Outdoor Observations

That’s a crab. His name is Bernard. We met him on a recent trip to the beach for some relaxation and downtime. He captured our attention as he was quietly digging a hole in the sand beside us. We’d watch as he disappeared below, then tip-toe to the surface, checking to make sure no one was watching, and then fling a clawful of sand to the side. What held my attention to Bernard was not so much that it was humorous – it certainly was but the novelty of it faded long before my gaze did – but the mere simplicity of observation.

Stretched out on a beach, I was allowed to observe, to not have my attention pulled involuntarily. Free to meander mindlessly and envision endlessly. For me, that type of disconnect isn’t restricted to only shorelines. Being in nature, wherever, has always put me in a deeper connection with not only the external environment, but also my greenhouse of emotions.

Nature Heals

Turns out, I’m not alone in that a little slice of nature benefits the mind. Research suggests that children who grew up with more green space within their local area, have a decreased chance of developing psychiatric disorders like depression, anxiety, schizophrenia, and OCD later in life even after adjusting for family history and socioeconomic factors. “Green space” allows greater opportunities for physical activities, social interactions, and quiet getaways. It makes sense that exercise, human connection, removal of technology, and avoiding the constant bustle of a city leads to improved mental health and awareness.

I could have been part of this study. My affection with the outdoors undoubtedly stems from my childhood. I lived outside. From the time it was acceptable to knock on my friends door in the morning to the time the lamp posts came on, I was biking, playing sports, on a trampoline, in the woods, or lounging with friends. Now older, green space is my personal window to self-awareness.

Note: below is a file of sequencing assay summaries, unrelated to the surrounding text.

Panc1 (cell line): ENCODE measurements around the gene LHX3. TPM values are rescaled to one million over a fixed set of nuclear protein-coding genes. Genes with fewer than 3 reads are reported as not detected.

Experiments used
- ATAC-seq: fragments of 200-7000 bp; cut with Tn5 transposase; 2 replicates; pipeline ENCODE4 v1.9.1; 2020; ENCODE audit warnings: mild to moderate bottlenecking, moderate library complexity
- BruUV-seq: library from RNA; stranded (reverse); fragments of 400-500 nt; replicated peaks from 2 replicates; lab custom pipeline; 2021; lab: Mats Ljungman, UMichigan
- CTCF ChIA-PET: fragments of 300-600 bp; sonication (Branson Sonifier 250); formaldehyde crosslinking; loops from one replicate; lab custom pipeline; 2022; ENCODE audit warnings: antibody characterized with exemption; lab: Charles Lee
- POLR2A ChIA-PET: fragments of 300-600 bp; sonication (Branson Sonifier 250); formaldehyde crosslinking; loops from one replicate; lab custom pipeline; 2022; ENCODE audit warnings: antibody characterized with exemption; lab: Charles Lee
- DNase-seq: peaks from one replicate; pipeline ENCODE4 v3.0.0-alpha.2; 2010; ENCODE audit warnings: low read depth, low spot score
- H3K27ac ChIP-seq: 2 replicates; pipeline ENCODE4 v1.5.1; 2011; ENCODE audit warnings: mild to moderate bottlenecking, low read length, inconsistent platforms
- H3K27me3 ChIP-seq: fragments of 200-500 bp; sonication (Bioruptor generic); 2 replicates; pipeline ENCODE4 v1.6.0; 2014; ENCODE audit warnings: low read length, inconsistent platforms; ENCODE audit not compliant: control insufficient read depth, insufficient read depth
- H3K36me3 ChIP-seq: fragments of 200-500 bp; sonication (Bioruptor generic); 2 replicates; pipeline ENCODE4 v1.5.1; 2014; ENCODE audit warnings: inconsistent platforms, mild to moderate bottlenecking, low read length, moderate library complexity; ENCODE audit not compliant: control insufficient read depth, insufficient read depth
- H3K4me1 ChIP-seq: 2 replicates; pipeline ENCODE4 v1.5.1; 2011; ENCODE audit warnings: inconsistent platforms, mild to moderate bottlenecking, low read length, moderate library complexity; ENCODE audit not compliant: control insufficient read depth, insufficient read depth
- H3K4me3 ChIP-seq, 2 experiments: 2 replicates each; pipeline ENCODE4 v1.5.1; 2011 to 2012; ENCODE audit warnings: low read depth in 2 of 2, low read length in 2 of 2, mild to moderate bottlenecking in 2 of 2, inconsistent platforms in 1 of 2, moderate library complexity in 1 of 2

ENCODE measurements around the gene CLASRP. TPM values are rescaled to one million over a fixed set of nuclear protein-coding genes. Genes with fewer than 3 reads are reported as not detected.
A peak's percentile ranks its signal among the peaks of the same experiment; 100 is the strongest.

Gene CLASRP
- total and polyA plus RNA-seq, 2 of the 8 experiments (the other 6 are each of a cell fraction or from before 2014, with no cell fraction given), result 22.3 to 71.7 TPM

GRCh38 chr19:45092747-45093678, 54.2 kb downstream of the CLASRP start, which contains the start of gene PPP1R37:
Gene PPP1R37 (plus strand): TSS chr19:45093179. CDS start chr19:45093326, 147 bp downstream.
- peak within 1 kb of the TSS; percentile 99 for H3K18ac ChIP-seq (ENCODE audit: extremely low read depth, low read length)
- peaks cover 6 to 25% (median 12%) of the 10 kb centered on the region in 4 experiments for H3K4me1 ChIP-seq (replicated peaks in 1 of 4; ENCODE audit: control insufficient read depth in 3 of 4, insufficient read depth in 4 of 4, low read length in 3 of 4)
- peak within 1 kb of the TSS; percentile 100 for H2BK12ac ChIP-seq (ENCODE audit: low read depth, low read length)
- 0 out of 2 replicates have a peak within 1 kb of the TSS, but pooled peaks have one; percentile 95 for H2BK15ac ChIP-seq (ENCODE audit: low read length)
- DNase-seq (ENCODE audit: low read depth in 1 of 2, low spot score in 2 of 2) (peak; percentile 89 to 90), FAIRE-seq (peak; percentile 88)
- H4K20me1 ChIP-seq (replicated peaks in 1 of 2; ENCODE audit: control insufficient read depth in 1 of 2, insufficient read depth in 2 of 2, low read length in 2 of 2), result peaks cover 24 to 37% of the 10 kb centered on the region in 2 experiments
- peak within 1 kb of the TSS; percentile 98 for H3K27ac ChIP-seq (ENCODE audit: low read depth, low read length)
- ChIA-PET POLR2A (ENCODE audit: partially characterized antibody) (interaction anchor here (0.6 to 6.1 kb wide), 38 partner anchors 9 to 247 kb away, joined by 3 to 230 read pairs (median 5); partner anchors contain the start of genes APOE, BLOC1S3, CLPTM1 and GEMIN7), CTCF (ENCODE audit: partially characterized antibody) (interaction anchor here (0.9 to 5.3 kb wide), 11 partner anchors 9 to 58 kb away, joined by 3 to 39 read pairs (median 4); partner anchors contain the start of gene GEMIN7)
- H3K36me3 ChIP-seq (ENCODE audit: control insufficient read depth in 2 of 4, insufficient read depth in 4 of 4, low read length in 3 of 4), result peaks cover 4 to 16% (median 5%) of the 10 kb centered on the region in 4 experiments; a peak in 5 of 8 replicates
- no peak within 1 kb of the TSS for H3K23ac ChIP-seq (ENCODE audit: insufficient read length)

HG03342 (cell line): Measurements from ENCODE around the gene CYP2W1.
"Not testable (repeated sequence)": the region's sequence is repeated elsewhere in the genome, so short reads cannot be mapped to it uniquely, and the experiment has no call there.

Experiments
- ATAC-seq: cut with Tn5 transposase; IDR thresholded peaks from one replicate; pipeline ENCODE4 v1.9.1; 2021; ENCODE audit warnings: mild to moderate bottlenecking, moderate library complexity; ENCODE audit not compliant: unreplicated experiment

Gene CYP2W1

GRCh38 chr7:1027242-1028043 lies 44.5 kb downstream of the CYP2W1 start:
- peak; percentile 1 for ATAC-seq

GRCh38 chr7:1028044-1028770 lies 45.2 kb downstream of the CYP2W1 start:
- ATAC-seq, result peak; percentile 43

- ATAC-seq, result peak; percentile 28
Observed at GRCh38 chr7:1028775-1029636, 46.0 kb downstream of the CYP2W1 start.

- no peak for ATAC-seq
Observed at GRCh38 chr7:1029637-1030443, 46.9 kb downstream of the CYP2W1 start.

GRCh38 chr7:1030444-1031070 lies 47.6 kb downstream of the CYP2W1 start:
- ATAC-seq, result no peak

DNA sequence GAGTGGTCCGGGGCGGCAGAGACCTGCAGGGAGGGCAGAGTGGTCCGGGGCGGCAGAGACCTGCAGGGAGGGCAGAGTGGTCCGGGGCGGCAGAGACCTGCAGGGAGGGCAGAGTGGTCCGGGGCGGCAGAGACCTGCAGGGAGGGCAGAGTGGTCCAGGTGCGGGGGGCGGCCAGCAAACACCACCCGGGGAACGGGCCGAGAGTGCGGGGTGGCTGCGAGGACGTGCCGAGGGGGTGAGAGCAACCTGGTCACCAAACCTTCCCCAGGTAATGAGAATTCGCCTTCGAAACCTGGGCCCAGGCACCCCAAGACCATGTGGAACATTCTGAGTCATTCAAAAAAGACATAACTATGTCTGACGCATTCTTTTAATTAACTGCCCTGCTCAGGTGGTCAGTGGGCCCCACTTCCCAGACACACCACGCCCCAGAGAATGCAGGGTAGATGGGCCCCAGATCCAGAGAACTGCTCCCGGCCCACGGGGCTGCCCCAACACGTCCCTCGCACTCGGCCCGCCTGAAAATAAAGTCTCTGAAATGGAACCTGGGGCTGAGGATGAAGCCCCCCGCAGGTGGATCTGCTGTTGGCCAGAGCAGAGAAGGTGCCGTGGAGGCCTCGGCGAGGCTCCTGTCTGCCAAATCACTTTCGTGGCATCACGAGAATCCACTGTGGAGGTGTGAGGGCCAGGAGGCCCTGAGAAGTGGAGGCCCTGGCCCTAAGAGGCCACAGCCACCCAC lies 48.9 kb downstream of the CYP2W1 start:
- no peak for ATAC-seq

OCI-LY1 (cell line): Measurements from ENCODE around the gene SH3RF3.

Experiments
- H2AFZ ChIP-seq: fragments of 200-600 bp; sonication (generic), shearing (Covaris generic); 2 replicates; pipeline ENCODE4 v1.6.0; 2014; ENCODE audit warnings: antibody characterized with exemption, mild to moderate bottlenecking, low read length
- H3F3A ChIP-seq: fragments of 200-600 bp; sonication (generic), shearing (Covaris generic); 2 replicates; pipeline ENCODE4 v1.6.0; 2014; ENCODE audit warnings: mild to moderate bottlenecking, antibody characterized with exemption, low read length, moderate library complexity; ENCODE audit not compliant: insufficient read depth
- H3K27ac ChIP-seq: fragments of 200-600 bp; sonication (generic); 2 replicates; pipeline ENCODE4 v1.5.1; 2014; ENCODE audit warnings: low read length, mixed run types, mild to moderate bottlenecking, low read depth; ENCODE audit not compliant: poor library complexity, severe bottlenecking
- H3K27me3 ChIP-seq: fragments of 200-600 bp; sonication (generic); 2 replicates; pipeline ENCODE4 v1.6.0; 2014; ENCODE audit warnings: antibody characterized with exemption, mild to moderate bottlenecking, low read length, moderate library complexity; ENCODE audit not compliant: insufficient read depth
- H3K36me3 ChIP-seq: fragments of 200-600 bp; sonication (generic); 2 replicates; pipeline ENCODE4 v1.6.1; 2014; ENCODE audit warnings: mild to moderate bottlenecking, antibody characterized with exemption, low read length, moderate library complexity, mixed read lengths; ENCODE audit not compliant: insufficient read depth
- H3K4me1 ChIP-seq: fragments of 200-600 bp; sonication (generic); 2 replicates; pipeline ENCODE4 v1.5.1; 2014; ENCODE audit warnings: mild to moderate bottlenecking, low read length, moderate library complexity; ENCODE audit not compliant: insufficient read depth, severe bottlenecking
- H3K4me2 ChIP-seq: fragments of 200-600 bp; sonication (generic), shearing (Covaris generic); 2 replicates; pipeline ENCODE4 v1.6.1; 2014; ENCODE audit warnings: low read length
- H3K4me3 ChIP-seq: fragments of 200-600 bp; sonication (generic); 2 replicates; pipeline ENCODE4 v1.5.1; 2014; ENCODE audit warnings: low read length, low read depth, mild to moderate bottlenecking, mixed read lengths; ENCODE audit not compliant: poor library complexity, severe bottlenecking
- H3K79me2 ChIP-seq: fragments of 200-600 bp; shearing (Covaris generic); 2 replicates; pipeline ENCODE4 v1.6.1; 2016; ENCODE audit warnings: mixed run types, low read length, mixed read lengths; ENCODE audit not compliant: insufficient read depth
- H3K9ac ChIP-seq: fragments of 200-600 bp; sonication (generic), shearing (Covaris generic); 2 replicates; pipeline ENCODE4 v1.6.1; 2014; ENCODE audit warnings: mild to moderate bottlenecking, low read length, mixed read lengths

Go Green

Much like the beach, it is an opportunity to CHOOSE my focus. Whether it is reflection on the past or preparing for the future, the outdoors offers physical and mental breathing room. The ability to stretch the legs and the mind concurrently is freeing. Watching Bernard digging a hole is equally carefree and transfixing.

This introvert prefers going out(side). In a year where outside is publicly safer it is also psychologically safer. We all have temporary stress or anxiety and sun, fresh air, and greenery are natural and free medicines. If your walls are seemingly getting closer, get rid of them. If your mind is noisy, offset it with trees whistling, wildlife whispering. If your world is overrun with digital colors, limit the spectrum to natural green.

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